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Re: Heavy write activity on first vacuum of freshTOAST data

From: "Kevin Grittner" <Kevin(dot)Grittner(at)wicourts(dot)gov>
To: "Simon Riggs" <simon(at)2ndquadrant(dot)com>
Cc: <pgsql-performance(at)postgresql(dot)org>
Subject: Re: Heavy write activity on first vacuum of freshTOAST data
Date: 2007-12-13 16:26:58
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Lists: pgsql-performance
>>> On Thu, Dec 13, 2007 at 10:11 AM, in message
<1197562283(dot)4255(dot)1829(dot)camel(at)ebony(dot)site>, Simon Riggs <simon(at)2ndquadrant(dot)com>
> On Thu, 2007-12-13 at 09:46 -0600, Kevin Grittner wrote:
>> The data was inserted through a Java program using a prepared
>> statement with no indexes on the table.  The primary key was then
>> added, and now I've started a vacuum.  The new table wound up being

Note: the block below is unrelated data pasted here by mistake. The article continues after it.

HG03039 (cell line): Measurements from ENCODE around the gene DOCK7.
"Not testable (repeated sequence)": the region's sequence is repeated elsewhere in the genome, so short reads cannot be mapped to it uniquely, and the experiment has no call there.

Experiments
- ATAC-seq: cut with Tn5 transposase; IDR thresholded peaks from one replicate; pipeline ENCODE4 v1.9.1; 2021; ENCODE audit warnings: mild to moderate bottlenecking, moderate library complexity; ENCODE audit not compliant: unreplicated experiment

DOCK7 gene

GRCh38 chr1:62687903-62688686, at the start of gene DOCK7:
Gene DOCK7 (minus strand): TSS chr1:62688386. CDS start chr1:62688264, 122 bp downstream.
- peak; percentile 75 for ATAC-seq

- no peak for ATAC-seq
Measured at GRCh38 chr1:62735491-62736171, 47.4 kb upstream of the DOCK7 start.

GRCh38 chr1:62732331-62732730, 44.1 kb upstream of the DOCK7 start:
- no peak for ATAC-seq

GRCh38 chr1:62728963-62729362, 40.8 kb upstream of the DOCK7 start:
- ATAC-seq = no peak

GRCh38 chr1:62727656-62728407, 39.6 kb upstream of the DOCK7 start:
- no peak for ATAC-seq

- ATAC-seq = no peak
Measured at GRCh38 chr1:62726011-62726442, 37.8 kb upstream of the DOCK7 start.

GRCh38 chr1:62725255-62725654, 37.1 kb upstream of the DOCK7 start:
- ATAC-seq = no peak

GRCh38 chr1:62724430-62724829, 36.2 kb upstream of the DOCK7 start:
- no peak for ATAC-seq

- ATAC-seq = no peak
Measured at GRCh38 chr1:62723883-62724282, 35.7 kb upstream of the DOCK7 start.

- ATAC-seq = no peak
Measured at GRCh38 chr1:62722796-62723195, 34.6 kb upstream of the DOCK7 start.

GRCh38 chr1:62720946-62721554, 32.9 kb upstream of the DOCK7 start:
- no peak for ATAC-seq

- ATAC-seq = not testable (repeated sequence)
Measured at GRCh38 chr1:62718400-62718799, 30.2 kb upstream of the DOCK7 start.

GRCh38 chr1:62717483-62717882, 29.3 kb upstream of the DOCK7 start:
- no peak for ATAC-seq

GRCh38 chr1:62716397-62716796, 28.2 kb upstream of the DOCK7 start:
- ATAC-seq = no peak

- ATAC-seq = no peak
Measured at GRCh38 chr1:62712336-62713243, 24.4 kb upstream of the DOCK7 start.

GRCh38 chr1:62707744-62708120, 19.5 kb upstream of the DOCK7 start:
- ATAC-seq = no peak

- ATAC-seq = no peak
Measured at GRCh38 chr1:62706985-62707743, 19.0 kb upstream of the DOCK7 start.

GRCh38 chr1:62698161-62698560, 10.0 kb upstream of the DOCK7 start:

>> the first big table vacuumed, and I noticed something odd.  Even
>> though there have been no rollbacks, updates, or deletes on this
>> table, the vacuum is writing as much as it is reading while dealing
>> with the TOAST data.
> Writing hint bits. Annoying isn't it? :-(
Surprising, anyway.  If it allows subsequent operations to be
faster, I'll take it; although to a naive user it's not clear what
is known at vacuum time that the INSERT into the empty table
couldn't have inferred.  Bulk loads into empty tables are a pretty
common use case, so if there was some way to set the hints on
insert, as long as the table started the database transaction
empty, nobody else is modifying it, and only inserts have occurred,
that would be a good thing.  I'm speaking from the perspective of a
user, of course; not someone who would actually try to wrangle the
code into working that way.
Thanks for the explanation.

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Subject: Re: Heavy write activity on first vacuum of fresh TOAST data
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